candlestick

January 1835-June 1836


The Collected Letters, Volume 8


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TC TO MARGARET A. CARLYLE; 15 May 1836; DOI: 10.1215/lt-18360515-TC-MAC-01; CL 8:341-345.


TC TO MARGARET A. CARLYLE

Cheyne Row, 15 May, 1836—

My Dear Mother,

I am afraid you begin to think us rather negligent: at all events you have good right to be impatient to get some news from us; for since Jack's Letter, announci[ng ha]stily nothing or little more than that he was arrived, you have not received the smallest scrape of a pen from us,—if it were not the two scrapes on the back of the Newspaper. It should not have been so. But the matter went as matters often go: I thought Jack would write, having less to do than I; Jack thought probably I would write: and thus as the old Proverb teaches, “between two stools, the unfortunate sitter came to the floor.” Whether Jack will write today I cannot tell, tho' I have urged him: but one thing I can tell, that I will write. None of us are going to any Church, and it seems to me I [cou]ld not readily find better employment.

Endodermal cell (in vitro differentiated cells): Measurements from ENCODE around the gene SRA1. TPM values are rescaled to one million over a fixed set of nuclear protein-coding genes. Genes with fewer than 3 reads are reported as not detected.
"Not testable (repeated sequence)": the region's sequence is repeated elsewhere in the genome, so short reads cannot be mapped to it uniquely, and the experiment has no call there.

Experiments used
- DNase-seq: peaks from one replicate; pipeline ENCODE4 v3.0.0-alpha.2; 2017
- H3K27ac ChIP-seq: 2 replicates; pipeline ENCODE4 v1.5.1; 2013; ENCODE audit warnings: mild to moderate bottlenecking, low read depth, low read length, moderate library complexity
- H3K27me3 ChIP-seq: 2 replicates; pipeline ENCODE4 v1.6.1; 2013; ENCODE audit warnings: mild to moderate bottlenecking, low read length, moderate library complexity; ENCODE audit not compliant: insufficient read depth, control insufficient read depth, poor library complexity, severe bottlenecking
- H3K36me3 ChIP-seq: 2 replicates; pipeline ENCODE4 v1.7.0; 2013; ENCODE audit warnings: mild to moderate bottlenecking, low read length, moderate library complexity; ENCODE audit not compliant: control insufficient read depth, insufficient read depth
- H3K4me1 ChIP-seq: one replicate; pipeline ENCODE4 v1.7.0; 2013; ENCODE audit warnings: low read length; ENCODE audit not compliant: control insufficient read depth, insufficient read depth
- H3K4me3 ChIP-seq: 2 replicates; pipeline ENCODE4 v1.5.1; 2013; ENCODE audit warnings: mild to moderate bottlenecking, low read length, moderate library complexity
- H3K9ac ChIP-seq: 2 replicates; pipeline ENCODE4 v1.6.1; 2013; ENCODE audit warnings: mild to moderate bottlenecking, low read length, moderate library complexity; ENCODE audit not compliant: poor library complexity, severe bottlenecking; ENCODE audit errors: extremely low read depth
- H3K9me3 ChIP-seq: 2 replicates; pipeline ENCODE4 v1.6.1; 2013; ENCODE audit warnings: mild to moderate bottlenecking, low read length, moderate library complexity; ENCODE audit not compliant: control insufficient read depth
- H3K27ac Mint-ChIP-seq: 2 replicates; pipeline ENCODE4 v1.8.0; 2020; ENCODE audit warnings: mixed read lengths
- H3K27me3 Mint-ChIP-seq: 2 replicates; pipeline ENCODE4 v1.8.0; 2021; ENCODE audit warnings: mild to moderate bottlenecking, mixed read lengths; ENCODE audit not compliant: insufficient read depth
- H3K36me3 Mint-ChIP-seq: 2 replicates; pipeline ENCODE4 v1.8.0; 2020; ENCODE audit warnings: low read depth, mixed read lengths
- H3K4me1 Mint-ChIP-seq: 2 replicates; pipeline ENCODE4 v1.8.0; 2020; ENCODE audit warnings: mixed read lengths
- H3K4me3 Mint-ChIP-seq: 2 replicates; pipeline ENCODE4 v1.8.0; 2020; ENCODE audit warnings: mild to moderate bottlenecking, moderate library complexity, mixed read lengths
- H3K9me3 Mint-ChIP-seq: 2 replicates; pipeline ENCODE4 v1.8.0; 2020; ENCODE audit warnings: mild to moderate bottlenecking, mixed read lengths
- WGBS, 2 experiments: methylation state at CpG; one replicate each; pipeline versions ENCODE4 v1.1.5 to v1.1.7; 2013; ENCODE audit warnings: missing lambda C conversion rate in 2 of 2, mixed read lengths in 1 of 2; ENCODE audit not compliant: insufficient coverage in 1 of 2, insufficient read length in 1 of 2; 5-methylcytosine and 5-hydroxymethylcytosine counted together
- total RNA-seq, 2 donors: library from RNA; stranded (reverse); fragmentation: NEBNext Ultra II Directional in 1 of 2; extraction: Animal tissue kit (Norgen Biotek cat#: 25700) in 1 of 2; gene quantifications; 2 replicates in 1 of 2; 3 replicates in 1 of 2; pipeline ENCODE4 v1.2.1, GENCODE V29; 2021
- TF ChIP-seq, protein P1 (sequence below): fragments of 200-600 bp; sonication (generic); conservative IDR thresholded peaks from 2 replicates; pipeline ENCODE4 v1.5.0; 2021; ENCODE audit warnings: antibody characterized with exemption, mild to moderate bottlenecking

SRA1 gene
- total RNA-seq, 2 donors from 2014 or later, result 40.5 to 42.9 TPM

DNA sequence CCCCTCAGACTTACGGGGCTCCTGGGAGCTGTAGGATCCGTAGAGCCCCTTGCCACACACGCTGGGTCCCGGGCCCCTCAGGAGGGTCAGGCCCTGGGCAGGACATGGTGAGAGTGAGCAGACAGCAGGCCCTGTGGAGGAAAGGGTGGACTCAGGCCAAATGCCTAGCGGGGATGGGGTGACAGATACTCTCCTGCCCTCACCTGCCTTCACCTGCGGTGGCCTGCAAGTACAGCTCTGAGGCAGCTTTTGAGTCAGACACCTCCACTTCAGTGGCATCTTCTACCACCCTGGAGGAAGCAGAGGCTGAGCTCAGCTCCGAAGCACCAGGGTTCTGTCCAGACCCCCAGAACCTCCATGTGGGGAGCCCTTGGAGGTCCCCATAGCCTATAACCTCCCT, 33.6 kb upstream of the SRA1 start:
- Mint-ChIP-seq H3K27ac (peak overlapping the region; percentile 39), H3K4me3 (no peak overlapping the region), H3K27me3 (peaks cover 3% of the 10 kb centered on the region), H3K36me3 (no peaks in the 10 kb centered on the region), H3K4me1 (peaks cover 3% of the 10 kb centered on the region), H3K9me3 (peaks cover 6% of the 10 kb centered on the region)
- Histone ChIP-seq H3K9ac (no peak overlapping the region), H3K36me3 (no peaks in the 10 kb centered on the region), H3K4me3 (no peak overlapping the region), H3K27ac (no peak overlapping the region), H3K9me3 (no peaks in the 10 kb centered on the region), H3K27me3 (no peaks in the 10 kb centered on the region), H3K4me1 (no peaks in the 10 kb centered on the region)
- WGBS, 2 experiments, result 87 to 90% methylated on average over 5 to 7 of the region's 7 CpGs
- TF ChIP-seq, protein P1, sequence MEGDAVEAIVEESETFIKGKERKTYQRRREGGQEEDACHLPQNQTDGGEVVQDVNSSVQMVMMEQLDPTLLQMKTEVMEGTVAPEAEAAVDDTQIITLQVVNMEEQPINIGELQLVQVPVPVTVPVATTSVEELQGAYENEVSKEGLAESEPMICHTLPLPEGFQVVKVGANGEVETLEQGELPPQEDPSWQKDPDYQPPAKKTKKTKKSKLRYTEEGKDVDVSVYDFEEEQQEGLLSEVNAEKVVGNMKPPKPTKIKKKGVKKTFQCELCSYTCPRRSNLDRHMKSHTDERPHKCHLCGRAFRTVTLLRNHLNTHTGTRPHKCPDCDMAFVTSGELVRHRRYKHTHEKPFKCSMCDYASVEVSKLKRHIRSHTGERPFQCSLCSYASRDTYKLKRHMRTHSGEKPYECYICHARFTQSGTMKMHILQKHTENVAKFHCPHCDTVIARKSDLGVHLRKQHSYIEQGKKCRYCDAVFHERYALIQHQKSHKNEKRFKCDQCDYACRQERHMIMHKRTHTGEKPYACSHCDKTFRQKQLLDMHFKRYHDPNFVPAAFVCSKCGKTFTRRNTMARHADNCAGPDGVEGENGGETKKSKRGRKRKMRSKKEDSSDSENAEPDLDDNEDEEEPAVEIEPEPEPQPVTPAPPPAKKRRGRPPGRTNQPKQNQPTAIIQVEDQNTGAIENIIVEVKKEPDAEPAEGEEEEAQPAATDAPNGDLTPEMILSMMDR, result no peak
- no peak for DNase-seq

The truth is, there was hitherto almost nothing definite to be written. Jack has been flying about here, as you can fancy him: entirely uncertain this day what he would do the next; speaking about doing all things under the Moon and above it; but with no means of forming any positive plan for the future. It is to a good degree the like case with us all. As to setting up as Doctor in London, the difficulties are evidently great; they are great as to setting up anywhere: till a man greatly, and even desperately set his face against them, there is no use in his pretending to determine. Now, however, I begin to conjecture that there is a [sma]ll fibre of certainty in our brave Doctor's schem[e:] he has written to Lady Clare, asking whether she would have him go back to Rome with her on the old footing (the Munich one, of living in his own room &c) for a short time: with a view to his trying yet a while whether he could not manage to get into practice in Rome rather than London. He wished to know this before going farther; it was a kind of guidance to him to know even that she would not. Well, yesterday the Lady answers by a Letter (for she is in the country at present) that she will with great readiness make such an engagement; a six-months engagement, beginning from the first of September; so that after March next the Doctor shall find himself brought to Rome; and left ready to do all there that may then seem good to him.— My own private conjecture, tho' nothing yet has been seriously said even among ourselves about it, is that the man will accept; that we shall have him among us till September; and that, after that, he will off again to Italy, were it only as a kind of furlough, to save him yet another year or so from the necessity of making any final decision. All things considered, which I see in him and in his position here, I am not sure but it is the wisest; tho' I carefully abs[tain] from giving any positive counsel, where it were so easy for a third party to be mistaken. Another prediction I hazard in consequence: that you will before very long see him yourself in Scotland. He speaks often about it: about “going off next week” &c: but I do think that had he this business settled in any way he will go; till it is settled, he naturally ought not to think of going. For the rest, the good Doyle is the same guileless affectionate soul he ever was; and very comfortable to us here: he [him]self too, flying at large hither and thither “over this large and populous city,”1 seems not to be unhappy at all; but to mend in flesh, and on the whole do very handsomely. It is long very long since I have seen him generally cheerfuller.— But on the whole, why do I fill my paper with his affairs? He is writing, or will write; and himself explain them.